Biographical Database of Black Woman Suffragists

Biographical Sketch of Mary E. Britton, 1855-1925

By Karen Cotton McDaniel
Professor Emeritus, Kentucky State University

Unlike most American-born blacks prior to Emancipation, Mary Ellen Britton was born free in Lexington, Kentucky on April 16, 1855 to Laura Marshall and Henry Harrison Britton. Her father Henry, who was of Spanish/Indian heritage, was a free-born carpenter and barber. Her mother, Laura was the daughter of Mary, an enslaved woman, and the Honorable Thomas Francis Marshall, a renowned Kentucky statesman of a very prominent family. Laura was taught to read and write and was freed by her mistress in 1848 at the age of 16. Mary Ellen was the third of Laura and Henry Britton's ten children. Initially she attended local schools run by the American Missionary Association but later attended the William Gibson School in Louisville. Beginning in 1871 Mary was enrolled in Berea College until 1874 when both her parents died within a few months of each other, forcing her to leave the college without graduating. To support herself she began teaching in the segregated schools first in Chilesburg, Kentucky then later in her hometown of Lexington in 1876.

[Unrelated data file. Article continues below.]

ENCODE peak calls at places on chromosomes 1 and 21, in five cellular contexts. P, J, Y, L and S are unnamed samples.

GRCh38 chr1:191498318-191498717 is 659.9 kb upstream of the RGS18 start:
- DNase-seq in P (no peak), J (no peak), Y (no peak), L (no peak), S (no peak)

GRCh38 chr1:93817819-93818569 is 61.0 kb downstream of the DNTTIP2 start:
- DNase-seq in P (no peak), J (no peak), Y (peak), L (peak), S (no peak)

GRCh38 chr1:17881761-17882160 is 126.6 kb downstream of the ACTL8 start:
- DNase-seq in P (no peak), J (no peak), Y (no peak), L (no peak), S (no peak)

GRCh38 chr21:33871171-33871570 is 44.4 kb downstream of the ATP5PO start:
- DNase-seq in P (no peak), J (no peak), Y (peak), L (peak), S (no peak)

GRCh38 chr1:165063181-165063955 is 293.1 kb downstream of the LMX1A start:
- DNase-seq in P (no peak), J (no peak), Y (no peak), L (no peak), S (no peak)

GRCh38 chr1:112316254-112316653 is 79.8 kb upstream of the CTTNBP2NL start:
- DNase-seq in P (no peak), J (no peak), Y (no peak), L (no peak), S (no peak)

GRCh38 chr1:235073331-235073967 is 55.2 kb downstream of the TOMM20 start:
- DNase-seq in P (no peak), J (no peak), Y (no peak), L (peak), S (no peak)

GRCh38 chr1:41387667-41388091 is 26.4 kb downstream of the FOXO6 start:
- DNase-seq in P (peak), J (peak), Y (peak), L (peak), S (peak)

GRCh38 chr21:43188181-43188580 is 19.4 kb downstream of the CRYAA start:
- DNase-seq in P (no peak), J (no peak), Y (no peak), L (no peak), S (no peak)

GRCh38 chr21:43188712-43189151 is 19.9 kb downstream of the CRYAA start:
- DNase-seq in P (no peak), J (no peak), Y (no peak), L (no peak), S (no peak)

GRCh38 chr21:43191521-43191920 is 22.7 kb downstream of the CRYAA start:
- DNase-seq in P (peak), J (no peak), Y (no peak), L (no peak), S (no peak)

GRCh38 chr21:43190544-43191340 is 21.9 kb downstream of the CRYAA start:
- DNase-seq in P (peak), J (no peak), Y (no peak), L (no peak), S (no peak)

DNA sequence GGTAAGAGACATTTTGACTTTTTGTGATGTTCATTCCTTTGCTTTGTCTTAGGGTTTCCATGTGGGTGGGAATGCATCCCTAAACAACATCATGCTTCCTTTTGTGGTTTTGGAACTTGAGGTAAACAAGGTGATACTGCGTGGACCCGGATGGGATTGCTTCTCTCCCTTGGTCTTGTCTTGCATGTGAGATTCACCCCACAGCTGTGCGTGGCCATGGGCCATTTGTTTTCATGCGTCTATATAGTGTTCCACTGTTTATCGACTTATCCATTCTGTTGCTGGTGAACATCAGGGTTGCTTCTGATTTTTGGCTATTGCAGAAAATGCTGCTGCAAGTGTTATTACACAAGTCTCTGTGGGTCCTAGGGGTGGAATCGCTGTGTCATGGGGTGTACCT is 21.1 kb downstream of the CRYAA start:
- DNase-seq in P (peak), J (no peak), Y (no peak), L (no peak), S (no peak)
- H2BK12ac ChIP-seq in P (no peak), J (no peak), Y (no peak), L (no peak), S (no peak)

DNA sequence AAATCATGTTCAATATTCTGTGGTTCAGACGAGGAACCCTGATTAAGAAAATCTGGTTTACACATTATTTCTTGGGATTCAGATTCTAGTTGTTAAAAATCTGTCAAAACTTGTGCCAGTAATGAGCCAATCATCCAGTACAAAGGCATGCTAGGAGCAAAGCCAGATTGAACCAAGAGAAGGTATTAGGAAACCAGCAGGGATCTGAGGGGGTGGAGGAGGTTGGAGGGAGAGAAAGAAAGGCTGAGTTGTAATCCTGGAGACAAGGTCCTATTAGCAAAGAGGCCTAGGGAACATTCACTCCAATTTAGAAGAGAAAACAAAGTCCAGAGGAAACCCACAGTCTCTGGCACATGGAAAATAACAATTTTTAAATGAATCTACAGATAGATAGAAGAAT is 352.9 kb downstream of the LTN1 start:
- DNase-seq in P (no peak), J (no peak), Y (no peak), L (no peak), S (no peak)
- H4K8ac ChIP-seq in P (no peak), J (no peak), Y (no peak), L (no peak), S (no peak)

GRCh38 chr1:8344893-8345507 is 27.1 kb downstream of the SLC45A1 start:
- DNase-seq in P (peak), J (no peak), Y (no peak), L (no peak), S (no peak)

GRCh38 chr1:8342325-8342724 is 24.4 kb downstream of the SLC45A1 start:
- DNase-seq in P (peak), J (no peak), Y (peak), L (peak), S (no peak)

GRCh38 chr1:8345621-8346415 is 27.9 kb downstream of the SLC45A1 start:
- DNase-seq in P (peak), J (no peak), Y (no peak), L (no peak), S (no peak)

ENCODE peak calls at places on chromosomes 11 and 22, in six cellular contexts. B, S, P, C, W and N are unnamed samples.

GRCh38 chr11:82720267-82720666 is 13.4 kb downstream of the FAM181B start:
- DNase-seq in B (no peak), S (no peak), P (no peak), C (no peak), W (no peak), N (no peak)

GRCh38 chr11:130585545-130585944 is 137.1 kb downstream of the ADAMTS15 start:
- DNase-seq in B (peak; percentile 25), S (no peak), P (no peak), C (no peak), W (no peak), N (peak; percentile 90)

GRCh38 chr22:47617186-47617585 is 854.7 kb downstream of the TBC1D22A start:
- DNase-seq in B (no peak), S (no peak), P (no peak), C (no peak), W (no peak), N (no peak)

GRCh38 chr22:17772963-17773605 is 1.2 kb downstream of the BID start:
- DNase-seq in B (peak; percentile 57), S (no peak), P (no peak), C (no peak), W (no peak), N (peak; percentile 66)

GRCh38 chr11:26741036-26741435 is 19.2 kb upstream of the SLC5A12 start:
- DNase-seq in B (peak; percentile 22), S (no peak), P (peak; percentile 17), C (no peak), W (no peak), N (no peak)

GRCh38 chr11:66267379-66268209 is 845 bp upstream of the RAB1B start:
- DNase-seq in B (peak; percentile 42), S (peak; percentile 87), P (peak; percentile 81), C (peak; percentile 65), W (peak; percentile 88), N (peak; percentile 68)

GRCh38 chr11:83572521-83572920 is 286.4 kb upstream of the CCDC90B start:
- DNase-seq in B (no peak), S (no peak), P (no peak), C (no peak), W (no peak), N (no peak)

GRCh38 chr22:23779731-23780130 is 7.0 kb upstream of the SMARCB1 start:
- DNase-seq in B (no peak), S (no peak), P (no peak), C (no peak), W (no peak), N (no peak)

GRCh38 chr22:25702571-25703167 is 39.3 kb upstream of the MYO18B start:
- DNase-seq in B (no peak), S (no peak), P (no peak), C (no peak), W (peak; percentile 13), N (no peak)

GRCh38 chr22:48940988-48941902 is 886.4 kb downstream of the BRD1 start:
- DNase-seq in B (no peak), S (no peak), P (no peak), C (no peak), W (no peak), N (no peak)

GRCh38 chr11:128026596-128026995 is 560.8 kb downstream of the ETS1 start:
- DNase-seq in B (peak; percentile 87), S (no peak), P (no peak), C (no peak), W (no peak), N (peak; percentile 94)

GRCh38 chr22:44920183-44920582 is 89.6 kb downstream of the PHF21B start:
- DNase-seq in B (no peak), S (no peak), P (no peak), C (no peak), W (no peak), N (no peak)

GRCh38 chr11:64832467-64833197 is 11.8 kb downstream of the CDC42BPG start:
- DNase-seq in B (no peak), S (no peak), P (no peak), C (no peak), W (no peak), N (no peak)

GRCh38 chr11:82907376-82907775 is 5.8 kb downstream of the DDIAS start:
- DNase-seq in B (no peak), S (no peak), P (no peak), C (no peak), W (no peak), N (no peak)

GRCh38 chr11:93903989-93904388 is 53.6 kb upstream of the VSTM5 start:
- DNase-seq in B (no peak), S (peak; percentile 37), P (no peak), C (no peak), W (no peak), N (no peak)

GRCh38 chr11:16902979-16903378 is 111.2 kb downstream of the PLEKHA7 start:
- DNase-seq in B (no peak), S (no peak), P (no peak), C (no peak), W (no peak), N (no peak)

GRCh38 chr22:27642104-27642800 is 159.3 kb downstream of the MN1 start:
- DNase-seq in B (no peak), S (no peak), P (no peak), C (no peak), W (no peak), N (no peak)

Mary Britton was among the first members of the State Association of Colored Teachers, which was established in 1877. From the Association's beginnings, she was actively engaged in the group's work, presenting an essay entitled "Literary Culture of the Teacher" at the initial meeting in Danville on August 7, 1878. She also was selected to serve on the Program Committee. At the Eighth Annual Convention, in Louisville in 1886, Britton served as the Association's secretary. When the Association met the following year in Danville, Mary Britton was visibly occupied in association business delivering two speeches, the second of which was on woman's suffrage. The speech on woman's suffrage was so well received that it was subsequently published on the front page of the American Catholic Tribune (Cincinnati, Ohio) newspaper. Britton began her speech on suffrage by acknowledging that Kentucky was not a state that supported women's voting rights and thus her initial feelings and comments on the subject were formulated from hearing only one side of the issue. She said "From my early youth I was a strong advocate of human rights".not woman's rights--I wish to retract so much as was said to deprive them of the liberty to follow freely their own natural gifts, and the reluctant recognition of the right to do whatever they can do well." She further expounded on women's gifts by evoking her Christian upbringing to say that Jesus Christ applied equal justice to both sexes and thus inaugurated the process to remove laws "made in the sole interests of men, and denying to wives and mothers their just rights." Britton argued that woman's suffrage was based on the premise that everyone had a right to define their own fate within the laws of society and that those laws should be equally applied to women as well as men. She believed that the vote would not only give women a voice but also insisted that women deserved representation, referring to "taxation without representation" as tyranny. She argued that "If woman is the same as man then she has the same rights, if she is distinct from man then she has a right to the ballot to help make laws for her government." She encouraged those opposed to suffrage to examine Christ's golden rule and "come down from your high perches of superiority and give to women what is justly hers." Throughout her discourse Britton defined the qualities that women possess that make their voice in government necessary. Stating that "No one is better for being ignorant, no one is a better companion for being weak and helpless," Britton argued that women decide issues based on morality which works well when combined with men's decision-making. In her plea she pointed to successful men who publicly relied on their wives' intelligence in combination with their own to achieve success. Britton professed that "as woman is made to be worth more to society at large, and in public interests, she becomes richer at home and is capable of building it better" without losing her tenderness and love. Britton proclaimed that men are not the "true fruit of the human race" and that men and women are expected to work together to govern with each bringing different traits to the mixture for the betterment of human kind. Women, she argued from an historic viewpoint, have consistently progressed and learned not only the alphabet but science, technology, law, medicine and other disciplines and trades and are then discriminated against by receiving less wages although they excelled in these endeavors. Britton maintained that granting suffrage for women would protect young men and boys from ruin because women would help elect moral leaders and enact better laws including temperance legislation. To gain the approval of the male audience, she offered quotations from nationally recognized men including Henry Ward Beecher and Frederick Douglass, who both supported women's suffrage. Miss Britton concluded her remarks by saying, "No movement of any great importance has ever taken place in the world, in which woman has not taken a prominent part as a worker, -- most assuredly is Woman Suffrage a Potent Agency in Public Reforms." The suffrage speech was one of the earliest records of her activism on public issues confronting women and blacks. Mary Britton was very politically active throughout her lifetime and used her writing skills as well as her verbal abilities to voice her opinion on many issues confronting women and African Americans in Kentucky.